Open Access Highly Accessed Research article

Mapping the risk of avian influenza in wild birds in the US

Trevon L Fuller1*, Sassan S Saatchi12, Emily E Curd13, Erin Toffelmier1, Henri A Thomassen1, Wolfgang Buermann14, David F DeSante5, Mark P Nott5, James F Saracco5, CJ Ralph6, John D Alexander7, John P Pollinger1 and Thomas B Smith13

Author Affiliations

1 Center for Tropical Research, Institute of the Environment, University of California, Los Angeles, La Kretz Hall, Suite 300, Box 951496, Los Angeles, CA 90095-1496, USA

2 Radar Science Technical Group, Radar Science & Engineering Section, Jet Propulsion Laboratory, California Institute of Technology, 4800 Oak Grove Drive, Pasadena, CA 91109-8099, USA

3 Department of Ecology and Evolutionary Biology, University of California, Los Angeles, 621 Charles E. Young Drive South, Los Angeles, CA 90095-1606, USA

4 Department of Atmospheric and Oceanic Sciences, University of California, Los Angeles, Los Angeles, CA 90095-1565, USA

5 The Institute for Bird Populations, P.O. Box 1346, Point Reyes Station, CA 94956-1346, USA

6 U.S. Department of Agriculture, Forest Service, Pacific Southwest Research Station, Redwood Sciences Laboratory, 1700 Bayview Drive, Arcata, CA 95521, USA

7 Klamath Bird Observatory, P.O. Box 758, Ashland, OR 97520, USA

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BMC Infectious Diseases 2010, 10:187  doi:10.1186/1471-2334-10-187

Published: 23 June 2010

Additional files

Additional file 1:

Influenza samples from wild birds used in the study. This file provides a detailed description of the geographical study region and lists the online databases from which we obtained samples in addition to the samples tested at the UCLA Center for Tropical Research.

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Additional file 2:

Description of the samples by species. The table in this file reports the prevalence of flu in the 225 avian species analyzed in this study, which represent 11 orders of birds.

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Additional file 3:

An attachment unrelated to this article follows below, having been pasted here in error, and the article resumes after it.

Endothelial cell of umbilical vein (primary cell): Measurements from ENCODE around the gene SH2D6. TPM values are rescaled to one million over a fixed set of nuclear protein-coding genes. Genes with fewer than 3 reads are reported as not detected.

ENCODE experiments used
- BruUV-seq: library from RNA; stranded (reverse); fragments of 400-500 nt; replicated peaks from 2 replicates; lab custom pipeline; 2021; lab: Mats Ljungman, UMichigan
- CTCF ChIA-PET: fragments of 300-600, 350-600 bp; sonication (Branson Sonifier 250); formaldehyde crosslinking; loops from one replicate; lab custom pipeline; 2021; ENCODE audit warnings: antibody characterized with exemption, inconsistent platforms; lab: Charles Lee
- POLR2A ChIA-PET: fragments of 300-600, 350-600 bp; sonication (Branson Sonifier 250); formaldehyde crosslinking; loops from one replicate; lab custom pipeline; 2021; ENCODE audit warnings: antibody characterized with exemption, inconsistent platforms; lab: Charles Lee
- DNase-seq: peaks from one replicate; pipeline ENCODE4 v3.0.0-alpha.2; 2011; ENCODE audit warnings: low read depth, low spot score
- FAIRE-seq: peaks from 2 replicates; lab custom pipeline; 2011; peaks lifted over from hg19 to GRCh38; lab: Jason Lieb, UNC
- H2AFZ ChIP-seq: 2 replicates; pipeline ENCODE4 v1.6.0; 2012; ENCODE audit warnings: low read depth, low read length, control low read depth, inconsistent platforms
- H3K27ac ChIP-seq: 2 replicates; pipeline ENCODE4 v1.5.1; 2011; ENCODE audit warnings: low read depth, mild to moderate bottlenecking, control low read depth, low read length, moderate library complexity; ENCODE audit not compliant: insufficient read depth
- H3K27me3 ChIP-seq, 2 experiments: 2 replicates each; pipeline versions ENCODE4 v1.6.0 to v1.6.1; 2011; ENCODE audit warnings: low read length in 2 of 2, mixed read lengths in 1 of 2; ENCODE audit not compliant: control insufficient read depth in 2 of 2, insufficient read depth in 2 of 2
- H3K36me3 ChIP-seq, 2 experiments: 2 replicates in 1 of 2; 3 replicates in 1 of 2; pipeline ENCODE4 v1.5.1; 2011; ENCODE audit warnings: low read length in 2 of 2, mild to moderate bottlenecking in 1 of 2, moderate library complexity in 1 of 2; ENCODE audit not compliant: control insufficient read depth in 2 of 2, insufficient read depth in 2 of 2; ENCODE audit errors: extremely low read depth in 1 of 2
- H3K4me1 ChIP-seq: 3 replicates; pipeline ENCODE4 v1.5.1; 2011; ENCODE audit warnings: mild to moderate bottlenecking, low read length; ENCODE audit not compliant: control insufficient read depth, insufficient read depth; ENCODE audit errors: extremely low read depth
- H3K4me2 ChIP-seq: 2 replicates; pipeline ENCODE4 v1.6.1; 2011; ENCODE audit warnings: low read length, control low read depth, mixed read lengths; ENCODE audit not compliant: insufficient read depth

Formulation of the spatial regression model. This file explains how we constructed the semivariogram in the spatial regression model, provides a mathematical formulation of the model, and explains how we fitted the model.

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Additional file 4:

Geographic locations of AIV-positive samples in the contiguous US (n = 325). This file contains a map showing the bird banding stations where wild birds tested positive for AIV.

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Additional file 5:

Probability of AIV occurrence in US counties or county equivalents. This file consists of a map constructed by modifying the spatial model to generate probabilistic predictions about the influenza in wild birds, which are restricted to being between zero and one, rather than estimates of the number of influenza cases, which range from zero cases to 76 cases per county.

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Additional File 6:

Hotspots of swine production and AIV cases in wild birds in the contiguous US. This file shows the overlap between areas with intensive swine production in the US and areas in which we predict high prevalence of AIV in wild birds. Reassortment between avian and swine influenza viruses may be more common in such areas.

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